At this point in the conversation, the story usually veers into the realm of exasperation and despair. Google Glass represents the death of spontaneity! It will systematize and computerize our lives! Organic experience will be lost! (And, most insidious of all) Google will monitor and monetize every saccade of our eyeball, every step we take!

“Big brother” from the film adaptation of Orwell’s 1984

Given the penchant for technologists to base business models on advertising and “big data” about their customers, it is not surprising that Google Glass can be seen as a kind of portable panopticon. But I think the truth that this device foreshadows is something potentially more benign, and almost certainly beneficial.

The dystopian narrative that depicts a society dominated by machines and ubiquitous surveillance is common, expressed through fiction, film, and even journalism, which tends to draw on the same sinister rhetoric. George Orwell’s 1984 describes the homogenization and suppression of culture through rules, systems, and constant surveillance. In a more recent popular expression, Pixar’s Wall-E imagines a future humanity composed of zombie-like innocents, shuttled along by automated chairs, staring feebly into digital screens, mobilized—and controlled—by machines. The plausibility of these futures is made even more vivid by the unfolding story of the depth of NSA surveillance.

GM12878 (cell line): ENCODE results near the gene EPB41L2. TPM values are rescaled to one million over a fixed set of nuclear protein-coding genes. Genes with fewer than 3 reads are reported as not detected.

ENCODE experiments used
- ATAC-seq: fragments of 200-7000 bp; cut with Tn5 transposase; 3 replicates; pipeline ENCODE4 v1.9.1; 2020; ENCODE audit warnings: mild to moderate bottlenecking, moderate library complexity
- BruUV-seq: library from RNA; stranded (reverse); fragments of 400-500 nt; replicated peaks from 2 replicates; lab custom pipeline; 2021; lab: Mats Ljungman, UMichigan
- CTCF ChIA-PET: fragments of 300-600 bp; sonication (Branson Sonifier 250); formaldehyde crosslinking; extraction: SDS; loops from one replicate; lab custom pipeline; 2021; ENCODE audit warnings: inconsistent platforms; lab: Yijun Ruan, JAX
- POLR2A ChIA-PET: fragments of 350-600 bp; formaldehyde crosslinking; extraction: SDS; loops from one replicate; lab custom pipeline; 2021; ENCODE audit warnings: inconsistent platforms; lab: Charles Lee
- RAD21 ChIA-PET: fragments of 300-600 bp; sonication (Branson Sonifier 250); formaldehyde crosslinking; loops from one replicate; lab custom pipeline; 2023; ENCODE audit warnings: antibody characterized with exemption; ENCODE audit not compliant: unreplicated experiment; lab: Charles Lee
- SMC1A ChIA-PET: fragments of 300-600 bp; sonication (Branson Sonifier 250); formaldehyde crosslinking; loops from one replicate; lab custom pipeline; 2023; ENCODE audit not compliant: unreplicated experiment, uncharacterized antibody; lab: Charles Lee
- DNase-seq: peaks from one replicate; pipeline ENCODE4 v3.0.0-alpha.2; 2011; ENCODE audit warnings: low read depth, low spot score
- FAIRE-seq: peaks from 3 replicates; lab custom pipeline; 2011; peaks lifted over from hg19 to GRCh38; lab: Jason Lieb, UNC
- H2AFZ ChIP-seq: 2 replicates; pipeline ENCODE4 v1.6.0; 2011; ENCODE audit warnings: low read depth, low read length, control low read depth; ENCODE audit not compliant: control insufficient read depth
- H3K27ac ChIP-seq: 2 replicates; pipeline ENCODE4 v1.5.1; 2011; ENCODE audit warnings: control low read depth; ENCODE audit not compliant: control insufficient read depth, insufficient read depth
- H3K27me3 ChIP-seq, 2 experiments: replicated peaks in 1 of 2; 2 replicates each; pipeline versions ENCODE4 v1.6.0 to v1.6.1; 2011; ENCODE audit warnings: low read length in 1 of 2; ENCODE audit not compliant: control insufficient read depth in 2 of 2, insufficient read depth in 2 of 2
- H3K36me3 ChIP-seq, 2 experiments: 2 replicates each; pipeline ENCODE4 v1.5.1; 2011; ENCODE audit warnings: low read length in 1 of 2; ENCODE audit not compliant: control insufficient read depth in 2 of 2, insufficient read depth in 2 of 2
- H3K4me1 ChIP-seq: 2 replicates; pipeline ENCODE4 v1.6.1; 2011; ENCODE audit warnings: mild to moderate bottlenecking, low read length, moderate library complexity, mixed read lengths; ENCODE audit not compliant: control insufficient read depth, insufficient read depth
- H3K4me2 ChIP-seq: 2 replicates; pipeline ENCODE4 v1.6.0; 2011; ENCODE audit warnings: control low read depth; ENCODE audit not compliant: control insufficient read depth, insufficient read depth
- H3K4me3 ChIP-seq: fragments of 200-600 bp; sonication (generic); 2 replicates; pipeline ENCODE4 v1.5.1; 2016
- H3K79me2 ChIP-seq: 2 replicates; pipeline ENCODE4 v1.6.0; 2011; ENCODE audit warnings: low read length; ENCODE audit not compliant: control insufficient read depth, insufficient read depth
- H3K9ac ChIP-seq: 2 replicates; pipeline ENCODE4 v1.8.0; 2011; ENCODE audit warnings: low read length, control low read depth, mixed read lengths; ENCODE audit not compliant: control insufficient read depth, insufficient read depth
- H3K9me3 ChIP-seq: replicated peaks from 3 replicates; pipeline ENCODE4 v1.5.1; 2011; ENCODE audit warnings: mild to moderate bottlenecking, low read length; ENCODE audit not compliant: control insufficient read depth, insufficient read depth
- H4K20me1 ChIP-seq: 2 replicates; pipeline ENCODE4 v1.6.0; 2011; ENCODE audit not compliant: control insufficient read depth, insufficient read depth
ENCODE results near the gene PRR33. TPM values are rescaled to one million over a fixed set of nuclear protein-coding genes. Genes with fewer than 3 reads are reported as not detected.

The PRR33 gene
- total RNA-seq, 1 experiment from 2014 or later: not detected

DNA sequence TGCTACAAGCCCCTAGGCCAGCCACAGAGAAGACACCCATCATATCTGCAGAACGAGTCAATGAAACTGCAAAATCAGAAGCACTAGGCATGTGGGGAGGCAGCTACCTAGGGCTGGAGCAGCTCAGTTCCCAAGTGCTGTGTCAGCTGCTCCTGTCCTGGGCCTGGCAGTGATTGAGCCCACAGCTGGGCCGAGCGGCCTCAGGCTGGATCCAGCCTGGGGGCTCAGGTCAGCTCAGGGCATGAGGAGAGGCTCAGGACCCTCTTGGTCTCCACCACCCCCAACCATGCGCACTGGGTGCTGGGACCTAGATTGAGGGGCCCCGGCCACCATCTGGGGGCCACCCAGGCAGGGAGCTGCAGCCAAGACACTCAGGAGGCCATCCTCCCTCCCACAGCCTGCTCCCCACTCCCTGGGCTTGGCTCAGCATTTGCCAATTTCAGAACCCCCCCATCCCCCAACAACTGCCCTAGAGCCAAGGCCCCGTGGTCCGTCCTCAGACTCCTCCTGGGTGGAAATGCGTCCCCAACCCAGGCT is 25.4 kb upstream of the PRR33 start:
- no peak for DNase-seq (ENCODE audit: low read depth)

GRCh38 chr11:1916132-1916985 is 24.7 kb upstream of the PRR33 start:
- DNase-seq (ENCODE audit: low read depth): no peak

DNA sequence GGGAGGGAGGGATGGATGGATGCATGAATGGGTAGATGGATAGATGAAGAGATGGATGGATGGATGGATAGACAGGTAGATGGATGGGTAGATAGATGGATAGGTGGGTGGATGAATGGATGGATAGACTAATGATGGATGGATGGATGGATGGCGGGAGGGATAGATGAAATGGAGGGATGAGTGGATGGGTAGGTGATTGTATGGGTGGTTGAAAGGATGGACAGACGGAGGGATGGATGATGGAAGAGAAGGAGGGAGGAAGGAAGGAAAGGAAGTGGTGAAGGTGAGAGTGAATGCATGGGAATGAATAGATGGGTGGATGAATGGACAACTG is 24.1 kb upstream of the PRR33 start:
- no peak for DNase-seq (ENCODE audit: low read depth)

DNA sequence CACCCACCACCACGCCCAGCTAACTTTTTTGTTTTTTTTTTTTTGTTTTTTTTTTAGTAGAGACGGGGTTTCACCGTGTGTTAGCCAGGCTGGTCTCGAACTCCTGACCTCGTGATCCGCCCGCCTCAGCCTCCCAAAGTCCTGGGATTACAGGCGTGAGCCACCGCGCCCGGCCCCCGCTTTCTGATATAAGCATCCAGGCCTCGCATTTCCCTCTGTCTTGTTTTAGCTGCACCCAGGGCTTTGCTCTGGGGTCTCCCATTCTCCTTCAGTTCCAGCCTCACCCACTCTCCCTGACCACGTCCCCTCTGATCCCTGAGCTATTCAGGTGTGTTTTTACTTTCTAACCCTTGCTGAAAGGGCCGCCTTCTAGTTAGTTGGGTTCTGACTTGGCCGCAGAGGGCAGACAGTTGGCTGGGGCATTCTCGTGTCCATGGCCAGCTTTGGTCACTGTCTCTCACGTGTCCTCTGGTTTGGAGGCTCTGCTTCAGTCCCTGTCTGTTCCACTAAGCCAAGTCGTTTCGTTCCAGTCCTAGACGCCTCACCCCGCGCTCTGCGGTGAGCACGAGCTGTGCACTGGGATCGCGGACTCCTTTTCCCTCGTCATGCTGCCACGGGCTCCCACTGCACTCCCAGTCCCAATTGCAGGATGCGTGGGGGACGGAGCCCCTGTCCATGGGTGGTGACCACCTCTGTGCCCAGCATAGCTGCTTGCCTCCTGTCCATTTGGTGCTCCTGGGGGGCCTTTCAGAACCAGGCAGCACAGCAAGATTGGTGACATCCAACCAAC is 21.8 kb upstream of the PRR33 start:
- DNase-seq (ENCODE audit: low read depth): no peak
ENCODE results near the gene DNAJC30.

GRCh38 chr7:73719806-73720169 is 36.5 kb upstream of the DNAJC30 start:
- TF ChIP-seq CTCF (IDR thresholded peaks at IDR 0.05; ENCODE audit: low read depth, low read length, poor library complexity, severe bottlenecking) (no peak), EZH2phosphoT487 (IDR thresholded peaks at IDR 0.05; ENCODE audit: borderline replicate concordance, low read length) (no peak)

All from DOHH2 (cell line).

To paraphrase a recent piece by Don Norman, it all depends on how we design and develop augmented reality applications. If we manage to create useful and utility-producing applications with wearable technologies like Google Glass, people will benefit. This seems at first more like a truism than truth. But the obviousness of the statement belies the underlying premise, which is that Google Glass and its future iterations are simply a canvas on which we can write the future of our “augmented” everyday experience. So let’s not leave it all up to Google, shall we?

Big ideas

Ideas for the positive future of augmented reality abound. Augmedix, for example, is a small company with a vision of Google Glass re-shaping the doctor-patient relationship. Increasingly, the burden of the new and fraught world of digital medical records is damaging this interaction. Doctors stare at screens instead of faces, they spend as much time clicking checkboxes and radio buttons as they do examining the bodies and listening to the voices of the people under their care. Augmented reality could turn this scenario on its head by allowing doctors to look at and converse with their patient while simultaneously accessing and transmitting important information through Glass. This will almost certainly lead to fewer errors, an increase in trust, and ultimately better health outcomes.